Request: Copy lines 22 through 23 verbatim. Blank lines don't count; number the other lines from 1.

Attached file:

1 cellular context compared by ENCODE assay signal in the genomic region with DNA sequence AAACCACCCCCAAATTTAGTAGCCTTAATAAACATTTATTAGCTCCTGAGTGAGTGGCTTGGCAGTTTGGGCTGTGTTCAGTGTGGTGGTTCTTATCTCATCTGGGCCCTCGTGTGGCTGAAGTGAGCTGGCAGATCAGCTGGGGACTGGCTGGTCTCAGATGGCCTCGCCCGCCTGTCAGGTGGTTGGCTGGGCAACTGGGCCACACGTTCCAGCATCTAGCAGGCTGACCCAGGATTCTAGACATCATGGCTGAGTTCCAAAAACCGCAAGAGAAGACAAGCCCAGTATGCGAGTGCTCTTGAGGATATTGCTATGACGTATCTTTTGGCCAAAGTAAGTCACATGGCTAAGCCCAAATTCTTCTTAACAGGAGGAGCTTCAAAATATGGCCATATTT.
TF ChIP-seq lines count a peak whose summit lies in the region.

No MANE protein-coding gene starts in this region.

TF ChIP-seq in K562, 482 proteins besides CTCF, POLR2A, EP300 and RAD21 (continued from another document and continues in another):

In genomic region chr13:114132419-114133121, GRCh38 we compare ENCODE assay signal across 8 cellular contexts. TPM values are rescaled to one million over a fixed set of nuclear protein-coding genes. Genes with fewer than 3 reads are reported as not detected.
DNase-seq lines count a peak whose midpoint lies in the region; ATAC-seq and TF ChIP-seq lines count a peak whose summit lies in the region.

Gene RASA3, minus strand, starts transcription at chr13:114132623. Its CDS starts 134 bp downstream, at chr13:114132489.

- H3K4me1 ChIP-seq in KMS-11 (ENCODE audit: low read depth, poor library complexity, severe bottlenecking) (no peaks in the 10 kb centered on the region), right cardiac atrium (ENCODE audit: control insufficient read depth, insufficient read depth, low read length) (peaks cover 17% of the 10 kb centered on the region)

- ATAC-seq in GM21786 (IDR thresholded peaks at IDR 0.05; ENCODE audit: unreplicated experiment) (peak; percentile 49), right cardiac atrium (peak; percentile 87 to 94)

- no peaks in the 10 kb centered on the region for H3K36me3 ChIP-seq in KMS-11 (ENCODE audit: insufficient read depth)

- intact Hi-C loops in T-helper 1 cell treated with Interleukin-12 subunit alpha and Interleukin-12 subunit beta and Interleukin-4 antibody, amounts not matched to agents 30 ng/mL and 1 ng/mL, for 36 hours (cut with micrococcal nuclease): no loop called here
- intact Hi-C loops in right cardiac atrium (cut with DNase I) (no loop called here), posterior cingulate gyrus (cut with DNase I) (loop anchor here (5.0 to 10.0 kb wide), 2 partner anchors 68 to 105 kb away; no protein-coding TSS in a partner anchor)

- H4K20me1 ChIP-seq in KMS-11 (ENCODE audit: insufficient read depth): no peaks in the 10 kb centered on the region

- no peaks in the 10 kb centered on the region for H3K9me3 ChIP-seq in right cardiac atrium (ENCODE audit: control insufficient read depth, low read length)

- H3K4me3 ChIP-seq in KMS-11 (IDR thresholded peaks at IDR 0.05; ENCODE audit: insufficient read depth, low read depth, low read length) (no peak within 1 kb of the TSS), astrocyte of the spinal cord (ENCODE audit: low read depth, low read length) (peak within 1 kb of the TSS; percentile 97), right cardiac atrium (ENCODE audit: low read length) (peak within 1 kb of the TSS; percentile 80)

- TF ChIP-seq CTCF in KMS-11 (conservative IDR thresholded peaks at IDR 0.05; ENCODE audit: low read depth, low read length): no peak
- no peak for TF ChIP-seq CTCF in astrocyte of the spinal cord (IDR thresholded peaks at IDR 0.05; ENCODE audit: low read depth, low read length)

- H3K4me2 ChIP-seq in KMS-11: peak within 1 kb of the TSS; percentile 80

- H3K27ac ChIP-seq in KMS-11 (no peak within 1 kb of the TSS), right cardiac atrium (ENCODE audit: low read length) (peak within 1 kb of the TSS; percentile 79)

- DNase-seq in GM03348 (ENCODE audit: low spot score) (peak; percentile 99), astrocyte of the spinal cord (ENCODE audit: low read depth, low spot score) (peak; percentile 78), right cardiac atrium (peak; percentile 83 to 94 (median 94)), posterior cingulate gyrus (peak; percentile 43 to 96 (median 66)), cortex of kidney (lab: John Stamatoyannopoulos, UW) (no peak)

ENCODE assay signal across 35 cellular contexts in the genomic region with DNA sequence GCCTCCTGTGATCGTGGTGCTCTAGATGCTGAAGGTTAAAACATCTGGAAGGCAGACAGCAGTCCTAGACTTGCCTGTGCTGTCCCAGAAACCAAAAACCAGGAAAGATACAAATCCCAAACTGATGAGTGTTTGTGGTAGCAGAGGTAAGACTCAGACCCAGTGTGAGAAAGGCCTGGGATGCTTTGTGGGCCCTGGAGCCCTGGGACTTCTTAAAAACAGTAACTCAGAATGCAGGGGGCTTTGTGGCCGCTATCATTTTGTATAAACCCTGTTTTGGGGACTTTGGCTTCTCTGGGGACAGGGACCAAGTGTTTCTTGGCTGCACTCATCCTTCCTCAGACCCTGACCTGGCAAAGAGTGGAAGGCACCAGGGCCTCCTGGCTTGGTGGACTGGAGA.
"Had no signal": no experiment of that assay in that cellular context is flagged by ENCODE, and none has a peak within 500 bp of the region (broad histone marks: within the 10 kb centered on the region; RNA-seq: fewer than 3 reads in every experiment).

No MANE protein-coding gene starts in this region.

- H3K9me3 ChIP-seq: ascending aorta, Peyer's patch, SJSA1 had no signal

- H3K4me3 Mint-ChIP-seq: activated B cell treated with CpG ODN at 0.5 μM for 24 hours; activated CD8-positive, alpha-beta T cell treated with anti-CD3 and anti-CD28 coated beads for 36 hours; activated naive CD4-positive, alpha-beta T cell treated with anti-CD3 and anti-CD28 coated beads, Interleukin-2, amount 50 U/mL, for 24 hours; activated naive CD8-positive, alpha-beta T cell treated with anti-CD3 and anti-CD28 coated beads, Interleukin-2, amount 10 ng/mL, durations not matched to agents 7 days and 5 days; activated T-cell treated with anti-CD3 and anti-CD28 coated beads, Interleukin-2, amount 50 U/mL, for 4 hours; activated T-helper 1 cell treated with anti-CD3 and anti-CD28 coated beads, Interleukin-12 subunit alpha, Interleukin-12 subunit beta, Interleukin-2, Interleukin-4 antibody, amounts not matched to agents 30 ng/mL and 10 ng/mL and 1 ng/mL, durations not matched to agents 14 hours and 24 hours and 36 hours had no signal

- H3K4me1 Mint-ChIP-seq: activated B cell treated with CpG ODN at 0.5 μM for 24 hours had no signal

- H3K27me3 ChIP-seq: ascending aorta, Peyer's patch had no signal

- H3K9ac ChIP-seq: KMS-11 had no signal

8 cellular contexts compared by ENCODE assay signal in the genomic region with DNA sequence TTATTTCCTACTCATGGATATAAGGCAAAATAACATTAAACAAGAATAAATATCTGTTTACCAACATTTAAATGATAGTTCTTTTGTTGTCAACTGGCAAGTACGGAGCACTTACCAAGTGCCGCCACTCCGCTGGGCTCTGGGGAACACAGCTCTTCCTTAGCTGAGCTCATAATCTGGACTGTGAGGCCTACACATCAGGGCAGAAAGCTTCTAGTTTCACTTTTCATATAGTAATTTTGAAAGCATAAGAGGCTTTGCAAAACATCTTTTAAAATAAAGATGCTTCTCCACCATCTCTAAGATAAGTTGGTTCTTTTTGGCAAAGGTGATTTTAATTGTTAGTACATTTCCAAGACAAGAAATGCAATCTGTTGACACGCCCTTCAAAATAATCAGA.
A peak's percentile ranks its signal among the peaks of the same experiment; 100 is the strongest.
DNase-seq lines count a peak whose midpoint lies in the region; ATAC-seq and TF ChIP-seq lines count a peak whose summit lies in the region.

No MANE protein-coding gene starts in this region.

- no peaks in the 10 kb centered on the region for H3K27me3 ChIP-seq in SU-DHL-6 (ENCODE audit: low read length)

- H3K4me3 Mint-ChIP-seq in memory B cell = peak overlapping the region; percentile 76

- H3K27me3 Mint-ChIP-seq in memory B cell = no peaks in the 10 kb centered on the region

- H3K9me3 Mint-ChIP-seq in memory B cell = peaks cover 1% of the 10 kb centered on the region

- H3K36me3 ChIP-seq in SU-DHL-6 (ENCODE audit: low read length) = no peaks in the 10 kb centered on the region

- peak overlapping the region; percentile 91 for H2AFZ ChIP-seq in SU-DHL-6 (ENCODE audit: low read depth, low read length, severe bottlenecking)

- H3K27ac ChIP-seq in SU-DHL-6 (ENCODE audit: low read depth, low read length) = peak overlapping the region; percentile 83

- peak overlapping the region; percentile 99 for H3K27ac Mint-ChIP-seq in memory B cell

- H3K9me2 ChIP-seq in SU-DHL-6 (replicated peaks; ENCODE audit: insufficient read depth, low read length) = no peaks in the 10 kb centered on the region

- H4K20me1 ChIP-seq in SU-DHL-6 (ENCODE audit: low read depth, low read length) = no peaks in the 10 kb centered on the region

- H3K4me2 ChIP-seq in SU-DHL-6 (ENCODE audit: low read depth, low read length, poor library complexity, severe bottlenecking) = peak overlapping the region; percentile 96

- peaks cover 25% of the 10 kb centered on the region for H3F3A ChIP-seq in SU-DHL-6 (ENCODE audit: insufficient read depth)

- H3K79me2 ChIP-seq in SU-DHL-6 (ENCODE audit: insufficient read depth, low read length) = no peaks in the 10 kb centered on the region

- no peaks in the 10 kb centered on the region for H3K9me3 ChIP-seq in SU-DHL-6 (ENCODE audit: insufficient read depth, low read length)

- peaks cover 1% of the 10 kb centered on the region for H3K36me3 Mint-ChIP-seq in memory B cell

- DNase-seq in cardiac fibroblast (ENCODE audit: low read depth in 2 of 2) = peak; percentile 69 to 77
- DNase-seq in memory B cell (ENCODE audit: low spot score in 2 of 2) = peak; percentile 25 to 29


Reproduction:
"Had no signal": no experiment of that assay in that cellular context is flagged by ENCODE, and none has a peak within 500 bp of the region (broad histone marks: within the 10 kb centered on the region; RNA-seq: fewer than 3 reads in every experiment).

No MANE protein-coding gene starts in this region.